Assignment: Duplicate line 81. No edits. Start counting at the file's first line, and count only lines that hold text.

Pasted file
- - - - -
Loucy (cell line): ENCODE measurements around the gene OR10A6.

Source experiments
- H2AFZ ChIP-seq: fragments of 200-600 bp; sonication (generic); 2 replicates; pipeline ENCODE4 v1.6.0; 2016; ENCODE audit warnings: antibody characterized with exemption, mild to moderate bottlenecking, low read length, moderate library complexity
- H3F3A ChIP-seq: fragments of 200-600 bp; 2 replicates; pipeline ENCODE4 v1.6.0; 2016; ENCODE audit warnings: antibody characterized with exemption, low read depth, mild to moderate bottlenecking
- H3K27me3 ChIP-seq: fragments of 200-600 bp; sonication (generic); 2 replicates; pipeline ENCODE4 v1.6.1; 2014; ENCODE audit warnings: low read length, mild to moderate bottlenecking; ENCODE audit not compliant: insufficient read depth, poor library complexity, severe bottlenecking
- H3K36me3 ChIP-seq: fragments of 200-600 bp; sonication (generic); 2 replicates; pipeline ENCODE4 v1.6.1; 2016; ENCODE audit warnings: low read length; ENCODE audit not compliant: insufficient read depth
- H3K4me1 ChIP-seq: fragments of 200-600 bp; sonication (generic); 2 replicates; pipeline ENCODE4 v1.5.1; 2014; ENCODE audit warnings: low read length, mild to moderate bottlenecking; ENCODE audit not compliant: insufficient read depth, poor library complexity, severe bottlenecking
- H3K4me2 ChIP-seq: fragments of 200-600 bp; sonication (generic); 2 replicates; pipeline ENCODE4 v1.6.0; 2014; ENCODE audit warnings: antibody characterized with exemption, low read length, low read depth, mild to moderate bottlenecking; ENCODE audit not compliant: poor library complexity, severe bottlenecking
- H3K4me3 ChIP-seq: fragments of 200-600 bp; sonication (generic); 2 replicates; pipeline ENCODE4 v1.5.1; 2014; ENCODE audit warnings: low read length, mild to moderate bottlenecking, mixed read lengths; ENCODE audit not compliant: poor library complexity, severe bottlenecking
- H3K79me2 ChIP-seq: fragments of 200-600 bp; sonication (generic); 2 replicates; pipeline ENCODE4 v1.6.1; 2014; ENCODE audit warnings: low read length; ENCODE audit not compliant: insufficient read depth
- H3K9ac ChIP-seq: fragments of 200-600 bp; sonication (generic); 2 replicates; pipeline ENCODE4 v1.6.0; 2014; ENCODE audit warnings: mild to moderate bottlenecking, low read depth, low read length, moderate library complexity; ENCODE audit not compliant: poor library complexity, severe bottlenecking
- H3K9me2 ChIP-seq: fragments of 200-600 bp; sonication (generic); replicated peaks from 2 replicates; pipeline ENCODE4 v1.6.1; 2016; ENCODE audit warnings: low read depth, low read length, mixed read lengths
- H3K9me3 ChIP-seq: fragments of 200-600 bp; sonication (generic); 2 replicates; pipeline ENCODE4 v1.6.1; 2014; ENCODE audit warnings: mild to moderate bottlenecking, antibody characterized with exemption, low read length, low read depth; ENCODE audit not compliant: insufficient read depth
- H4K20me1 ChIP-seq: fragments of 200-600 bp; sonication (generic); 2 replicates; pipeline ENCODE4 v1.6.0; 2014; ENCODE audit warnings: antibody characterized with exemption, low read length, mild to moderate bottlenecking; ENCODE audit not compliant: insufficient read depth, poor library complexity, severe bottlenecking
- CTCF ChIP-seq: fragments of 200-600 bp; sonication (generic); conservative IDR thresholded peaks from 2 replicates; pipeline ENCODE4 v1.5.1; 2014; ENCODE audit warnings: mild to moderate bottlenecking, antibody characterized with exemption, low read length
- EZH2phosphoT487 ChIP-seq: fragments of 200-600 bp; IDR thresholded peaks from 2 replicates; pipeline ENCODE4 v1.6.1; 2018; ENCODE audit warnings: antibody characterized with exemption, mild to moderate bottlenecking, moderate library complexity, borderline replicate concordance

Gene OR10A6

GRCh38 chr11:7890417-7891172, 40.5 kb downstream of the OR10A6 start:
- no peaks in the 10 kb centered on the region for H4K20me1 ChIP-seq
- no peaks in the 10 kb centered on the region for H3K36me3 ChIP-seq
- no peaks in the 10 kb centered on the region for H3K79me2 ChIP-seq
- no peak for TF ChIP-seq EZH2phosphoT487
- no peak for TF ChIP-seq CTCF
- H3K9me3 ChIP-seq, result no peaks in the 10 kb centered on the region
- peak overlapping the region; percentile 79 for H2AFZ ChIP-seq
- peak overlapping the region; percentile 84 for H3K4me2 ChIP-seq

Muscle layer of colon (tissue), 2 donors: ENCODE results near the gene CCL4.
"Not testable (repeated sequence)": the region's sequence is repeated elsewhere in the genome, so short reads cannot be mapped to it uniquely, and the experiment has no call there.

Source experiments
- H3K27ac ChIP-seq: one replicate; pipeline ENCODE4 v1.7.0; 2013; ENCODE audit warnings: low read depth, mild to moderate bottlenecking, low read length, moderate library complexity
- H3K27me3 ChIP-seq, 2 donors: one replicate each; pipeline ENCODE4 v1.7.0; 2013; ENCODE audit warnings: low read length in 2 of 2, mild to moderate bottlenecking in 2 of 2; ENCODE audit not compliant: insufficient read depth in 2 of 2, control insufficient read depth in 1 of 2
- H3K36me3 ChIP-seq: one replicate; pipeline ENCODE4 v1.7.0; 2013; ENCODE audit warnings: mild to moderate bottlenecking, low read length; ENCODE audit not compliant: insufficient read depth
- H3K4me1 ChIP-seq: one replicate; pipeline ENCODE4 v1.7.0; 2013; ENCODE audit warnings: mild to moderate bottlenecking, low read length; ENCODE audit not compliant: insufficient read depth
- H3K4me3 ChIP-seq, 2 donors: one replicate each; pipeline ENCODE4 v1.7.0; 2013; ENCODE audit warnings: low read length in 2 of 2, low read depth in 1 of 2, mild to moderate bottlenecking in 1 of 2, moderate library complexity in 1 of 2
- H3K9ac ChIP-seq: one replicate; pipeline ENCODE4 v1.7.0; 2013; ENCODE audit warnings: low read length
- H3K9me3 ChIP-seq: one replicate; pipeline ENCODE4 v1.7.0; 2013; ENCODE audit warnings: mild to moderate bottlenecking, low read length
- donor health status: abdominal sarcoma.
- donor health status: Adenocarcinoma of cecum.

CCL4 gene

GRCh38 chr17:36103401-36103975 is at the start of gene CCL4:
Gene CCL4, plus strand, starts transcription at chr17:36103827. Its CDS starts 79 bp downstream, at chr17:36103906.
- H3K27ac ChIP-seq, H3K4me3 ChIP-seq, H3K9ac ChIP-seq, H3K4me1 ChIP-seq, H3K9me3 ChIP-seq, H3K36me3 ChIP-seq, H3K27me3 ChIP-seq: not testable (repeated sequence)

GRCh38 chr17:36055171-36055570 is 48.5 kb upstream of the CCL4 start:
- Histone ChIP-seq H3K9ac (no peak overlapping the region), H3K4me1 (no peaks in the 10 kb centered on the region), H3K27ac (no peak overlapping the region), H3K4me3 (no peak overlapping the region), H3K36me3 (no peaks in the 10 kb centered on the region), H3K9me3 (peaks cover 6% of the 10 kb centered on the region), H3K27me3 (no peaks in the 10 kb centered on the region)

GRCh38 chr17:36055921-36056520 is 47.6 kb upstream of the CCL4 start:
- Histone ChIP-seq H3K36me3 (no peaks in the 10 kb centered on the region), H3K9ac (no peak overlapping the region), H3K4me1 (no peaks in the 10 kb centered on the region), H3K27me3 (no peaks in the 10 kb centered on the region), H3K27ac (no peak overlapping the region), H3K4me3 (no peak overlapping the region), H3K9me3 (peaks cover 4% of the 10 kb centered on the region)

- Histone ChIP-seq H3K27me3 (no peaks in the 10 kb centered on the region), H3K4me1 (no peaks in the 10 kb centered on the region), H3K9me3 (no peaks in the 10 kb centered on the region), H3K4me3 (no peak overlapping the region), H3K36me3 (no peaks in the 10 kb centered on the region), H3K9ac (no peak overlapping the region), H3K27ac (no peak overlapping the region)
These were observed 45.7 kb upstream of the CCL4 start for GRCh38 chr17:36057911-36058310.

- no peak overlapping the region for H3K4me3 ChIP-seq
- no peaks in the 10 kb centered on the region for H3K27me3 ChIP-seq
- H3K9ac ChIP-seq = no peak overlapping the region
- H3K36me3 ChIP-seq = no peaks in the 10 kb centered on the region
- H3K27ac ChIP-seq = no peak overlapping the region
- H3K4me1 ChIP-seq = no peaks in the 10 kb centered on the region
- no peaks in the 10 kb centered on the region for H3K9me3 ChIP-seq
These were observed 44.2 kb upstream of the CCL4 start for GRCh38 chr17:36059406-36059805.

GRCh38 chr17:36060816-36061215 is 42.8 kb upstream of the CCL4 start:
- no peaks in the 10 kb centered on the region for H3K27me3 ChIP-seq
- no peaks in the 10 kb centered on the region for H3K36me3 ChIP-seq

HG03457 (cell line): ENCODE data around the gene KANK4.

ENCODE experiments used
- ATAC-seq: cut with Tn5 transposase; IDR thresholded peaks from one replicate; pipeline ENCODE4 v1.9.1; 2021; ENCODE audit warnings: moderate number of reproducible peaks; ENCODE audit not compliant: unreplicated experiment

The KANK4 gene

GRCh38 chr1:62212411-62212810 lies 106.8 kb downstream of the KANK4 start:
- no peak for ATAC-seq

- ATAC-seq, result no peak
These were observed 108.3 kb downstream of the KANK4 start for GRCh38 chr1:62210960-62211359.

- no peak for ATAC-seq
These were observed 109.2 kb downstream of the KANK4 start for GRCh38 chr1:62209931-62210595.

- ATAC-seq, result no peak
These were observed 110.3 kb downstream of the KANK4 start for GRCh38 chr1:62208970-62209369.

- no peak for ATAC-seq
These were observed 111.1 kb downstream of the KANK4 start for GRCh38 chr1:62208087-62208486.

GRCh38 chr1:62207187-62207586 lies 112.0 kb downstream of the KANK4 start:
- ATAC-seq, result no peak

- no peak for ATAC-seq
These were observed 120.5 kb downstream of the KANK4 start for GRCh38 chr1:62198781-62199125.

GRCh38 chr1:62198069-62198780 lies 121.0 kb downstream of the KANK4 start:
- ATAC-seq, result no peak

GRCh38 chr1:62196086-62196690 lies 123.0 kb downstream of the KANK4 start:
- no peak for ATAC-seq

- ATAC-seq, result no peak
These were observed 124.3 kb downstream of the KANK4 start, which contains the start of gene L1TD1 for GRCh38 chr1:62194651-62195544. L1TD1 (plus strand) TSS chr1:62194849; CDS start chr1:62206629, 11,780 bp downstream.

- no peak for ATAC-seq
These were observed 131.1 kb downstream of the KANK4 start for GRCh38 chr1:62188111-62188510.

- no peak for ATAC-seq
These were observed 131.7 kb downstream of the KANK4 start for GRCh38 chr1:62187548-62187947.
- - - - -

- no peak for ATAC-seq